Wisdom teeth are increasingly becoming a modern-day coming of age symbol for young adults. Some people’s wisdom teeth will not cause them a single problem, whilst others will experience pain, discomfort, and possibly infection.
Wisdom teeth are the last teeth to come-in (hence the name) and are located at the back of the mouth, behind the second molars, on both sides of the upper and lower jaw. Often referred to as the ‘third molars’ by dentists, these teeth usually emerge between the ages of 17 and 21. Although wisdom teeth can sometimes come-in with no problems, most people will experience at least one impacted tooth.
Impacted wisdom teeth occur when the teeth are trapped beneath the gum and bone, and against the teeth in front. When your dentist assesses your wisdom teeth they will commonly describe the angle of your wisdom tooth’s impaction using the following:
There are also three types of wisdom tooth impactions:
Wisdom teeth that experience impactions do not always show signs and symptoms (meaning regular dental appointments will be important to identify any problems early). Symptoms that do arise are predominately the result of the gum on top of the tooth becoming infected or swollen. This is termed ‘pericoronitis’.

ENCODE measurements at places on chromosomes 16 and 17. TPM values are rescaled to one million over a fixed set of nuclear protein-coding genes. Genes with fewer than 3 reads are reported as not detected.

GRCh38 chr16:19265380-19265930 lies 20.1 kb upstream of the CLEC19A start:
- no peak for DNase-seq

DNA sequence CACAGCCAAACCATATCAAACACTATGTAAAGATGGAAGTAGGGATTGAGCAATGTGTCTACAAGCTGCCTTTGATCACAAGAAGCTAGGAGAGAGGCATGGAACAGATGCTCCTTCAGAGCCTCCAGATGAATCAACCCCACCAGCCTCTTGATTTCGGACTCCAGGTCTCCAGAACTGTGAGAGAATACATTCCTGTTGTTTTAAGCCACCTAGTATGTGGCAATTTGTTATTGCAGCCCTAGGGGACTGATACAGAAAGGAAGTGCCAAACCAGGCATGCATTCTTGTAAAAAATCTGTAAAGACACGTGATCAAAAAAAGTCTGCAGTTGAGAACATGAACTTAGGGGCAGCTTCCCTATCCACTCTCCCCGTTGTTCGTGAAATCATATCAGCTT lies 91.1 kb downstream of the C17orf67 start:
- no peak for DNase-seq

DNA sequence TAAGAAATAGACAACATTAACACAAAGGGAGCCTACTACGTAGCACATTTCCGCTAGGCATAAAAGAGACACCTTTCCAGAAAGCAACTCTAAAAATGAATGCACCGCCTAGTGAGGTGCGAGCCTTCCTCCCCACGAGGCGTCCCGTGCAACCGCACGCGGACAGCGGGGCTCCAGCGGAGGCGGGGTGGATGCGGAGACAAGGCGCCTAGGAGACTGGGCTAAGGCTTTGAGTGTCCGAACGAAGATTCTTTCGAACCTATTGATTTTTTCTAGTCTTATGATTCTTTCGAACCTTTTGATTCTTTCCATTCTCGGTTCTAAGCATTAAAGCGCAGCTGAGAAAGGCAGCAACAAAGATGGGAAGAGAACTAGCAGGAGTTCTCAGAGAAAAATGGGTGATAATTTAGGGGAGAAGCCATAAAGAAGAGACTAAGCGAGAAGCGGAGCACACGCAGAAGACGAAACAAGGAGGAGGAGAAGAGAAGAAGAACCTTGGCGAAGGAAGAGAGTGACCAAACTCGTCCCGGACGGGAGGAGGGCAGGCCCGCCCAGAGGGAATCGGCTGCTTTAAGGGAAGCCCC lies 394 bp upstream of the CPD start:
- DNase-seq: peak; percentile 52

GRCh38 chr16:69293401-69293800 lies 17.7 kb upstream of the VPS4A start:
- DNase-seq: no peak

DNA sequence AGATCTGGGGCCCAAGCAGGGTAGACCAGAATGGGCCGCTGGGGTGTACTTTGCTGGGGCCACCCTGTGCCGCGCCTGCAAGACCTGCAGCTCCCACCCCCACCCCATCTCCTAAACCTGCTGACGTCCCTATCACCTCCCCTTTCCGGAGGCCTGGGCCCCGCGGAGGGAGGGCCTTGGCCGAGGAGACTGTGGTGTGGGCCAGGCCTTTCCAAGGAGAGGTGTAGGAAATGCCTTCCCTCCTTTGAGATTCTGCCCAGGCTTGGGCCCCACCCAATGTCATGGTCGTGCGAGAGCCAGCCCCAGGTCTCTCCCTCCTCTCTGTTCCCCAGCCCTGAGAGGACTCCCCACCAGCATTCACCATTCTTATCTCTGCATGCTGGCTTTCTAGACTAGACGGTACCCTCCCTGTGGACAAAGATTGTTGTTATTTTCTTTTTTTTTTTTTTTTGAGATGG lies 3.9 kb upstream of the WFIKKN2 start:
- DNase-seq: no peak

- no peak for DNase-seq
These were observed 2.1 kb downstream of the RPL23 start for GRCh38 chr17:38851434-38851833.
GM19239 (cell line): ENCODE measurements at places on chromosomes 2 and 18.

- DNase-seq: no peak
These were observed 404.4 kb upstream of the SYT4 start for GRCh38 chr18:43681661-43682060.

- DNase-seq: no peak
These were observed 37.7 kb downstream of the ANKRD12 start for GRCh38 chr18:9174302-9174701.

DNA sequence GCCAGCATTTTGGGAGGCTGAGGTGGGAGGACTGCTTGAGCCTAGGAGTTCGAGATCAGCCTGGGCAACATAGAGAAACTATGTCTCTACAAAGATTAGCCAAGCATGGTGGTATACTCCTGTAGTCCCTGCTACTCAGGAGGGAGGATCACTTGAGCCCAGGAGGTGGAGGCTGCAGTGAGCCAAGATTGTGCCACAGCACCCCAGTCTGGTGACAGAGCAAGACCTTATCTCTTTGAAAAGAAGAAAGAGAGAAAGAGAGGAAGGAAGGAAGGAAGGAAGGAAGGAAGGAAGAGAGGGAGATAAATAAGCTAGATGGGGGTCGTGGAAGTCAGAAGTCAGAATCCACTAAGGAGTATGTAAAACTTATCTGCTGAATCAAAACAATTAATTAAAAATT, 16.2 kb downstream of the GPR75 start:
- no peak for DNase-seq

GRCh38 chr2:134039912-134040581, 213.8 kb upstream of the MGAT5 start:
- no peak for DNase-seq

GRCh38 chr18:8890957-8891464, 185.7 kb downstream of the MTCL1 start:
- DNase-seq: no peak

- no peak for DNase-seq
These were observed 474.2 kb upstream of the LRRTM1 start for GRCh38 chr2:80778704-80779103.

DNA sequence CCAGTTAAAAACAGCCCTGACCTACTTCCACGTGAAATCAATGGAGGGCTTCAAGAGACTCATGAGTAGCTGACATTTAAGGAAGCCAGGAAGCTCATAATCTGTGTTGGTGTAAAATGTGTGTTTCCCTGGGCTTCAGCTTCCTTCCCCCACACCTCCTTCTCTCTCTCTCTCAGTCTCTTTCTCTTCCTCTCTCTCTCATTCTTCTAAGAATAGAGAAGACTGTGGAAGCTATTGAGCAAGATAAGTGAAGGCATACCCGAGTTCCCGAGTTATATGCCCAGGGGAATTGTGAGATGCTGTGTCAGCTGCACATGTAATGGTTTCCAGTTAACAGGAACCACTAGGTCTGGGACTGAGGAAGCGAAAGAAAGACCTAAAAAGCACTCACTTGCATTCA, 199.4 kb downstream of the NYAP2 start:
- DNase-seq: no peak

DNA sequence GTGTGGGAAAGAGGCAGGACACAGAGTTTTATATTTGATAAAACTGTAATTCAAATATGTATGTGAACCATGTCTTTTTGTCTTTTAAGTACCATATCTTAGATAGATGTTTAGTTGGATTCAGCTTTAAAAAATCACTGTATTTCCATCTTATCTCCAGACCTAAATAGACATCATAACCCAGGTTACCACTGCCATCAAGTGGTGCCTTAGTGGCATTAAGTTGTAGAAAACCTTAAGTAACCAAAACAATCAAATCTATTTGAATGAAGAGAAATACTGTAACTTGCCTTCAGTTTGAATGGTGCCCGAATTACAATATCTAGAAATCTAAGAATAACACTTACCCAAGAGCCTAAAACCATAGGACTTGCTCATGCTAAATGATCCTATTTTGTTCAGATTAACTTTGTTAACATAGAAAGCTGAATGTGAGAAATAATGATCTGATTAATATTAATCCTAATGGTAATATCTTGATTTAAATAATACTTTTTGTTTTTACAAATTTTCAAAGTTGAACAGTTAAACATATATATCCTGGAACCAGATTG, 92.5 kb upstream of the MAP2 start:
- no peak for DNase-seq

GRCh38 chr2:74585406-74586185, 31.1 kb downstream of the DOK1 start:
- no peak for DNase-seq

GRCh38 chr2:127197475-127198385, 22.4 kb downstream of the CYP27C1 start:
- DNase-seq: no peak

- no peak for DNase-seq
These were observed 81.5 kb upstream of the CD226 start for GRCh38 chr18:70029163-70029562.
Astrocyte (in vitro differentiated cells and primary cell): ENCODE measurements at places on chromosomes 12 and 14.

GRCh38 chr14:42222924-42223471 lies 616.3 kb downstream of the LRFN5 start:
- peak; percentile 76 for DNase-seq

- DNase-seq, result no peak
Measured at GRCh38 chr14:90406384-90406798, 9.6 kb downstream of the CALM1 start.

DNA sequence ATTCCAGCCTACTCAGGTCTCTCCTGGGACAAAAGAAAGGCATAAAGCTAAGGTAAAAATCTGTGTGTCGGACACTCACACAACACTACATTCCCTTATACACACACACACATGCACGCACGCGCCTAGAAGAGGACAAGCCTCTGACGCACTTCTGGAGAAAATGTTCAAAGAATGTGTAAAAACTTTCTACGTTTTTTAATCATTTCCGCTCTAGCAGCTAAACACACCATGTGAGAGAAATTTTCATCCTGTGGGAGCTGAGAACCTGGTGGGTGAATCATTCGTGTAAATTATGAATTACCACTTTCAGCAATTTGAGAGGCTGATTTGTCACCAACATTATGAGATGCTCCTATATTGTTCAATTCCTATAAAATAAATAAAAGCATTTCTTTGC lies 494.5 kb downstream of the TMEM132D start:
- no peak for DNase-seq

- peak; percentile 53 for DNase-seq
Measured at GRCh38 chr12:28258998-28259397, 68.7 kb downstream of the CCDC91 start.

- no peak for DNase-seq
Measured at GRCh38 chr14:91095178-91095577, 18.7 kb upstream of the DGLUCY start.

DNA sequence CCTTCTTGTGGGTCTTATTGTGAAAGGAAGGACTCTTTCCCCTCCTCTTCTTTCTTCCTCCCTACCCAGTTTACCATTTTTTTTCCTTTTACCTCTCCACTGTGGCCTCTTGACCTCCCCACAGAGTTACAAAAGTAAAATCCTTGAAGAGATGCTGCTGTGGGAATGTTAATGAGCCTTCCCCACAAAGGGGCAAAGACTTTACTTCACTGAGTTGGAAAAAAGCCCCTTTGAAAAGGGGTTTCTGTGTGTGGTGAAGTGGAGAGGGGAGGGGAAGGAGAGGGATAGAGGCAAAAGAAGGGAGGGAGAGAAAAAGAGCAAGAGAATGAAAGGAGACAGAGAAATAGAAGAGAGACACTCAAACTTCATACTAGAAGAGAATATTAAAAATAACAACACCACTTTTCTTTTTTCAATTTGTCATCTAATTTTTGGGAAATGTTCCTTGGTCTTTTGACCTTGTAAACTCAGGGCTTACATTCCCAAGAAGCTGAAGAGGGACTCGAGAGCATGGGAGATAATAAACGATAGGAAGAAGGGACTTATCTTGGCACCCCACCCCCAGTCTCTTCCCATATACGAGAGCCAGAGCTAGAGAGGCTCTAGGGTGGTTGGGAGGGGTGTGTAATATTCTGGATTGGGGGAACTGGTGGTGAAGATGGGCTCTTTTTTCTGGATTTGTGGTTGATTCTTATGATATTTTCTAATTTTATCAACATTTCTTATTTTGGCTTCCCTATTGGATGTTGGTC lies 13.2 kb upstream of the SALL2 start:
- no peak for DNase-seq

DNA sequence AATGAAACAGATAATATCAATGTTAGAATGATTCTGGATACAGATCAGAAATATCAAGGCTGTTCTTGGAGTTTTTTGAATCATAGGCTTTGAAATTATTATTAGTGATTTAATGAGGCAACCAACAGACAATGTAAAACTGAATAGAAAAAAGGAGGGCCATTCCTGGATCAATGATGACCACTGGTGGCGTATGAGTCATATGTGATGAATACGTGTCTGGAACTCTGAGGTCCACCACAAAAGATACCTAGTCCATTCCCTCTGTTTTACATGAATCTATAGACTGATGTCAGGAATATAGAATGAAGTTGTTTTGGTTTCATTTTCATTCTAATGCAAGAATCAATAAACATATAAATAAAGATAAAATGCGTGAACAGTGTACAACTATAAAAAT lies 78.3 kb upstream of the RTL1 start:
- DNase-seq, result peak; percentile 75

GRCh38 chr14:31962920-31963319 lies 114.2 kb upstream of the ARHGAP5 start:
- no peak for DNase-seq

Some of the common symptoms of impacted wisdom teeth include:
If you have experienced any of these symptoms, or any other discomfort around your wisdom teeth, it is recommended you book a consult with your dentist to gain a greater understanding of the situation.
|Interesting fact: Leaving impacted wisdom teeth untreated can result in serious oral health problems including gum disease, tooth decay, or damage to other teeth due to infection and overcrowding..|
Treating an impacted wisdom tooth usually involves removing the tooth.
Although this doesn’t sound like fun, this procedure may be performed using general or local anaesthesia depending on the individual case. Extraction of a tooth can take from 5 to 30 minutes, depending on their position.
Post-extraction, people can expect to experience some pain, swelling, and tenderness in the face and neck, whilst bruising is also a possibility.
Whilst there is no ‘one-size fits all’ approach to recovering, here are some recommendations for staying comfortable whilst healing:
|Interesting fact: Whilst these are common recommendations for recovery, the most important thing to remember is to listen and follow your dentist’s instructions.|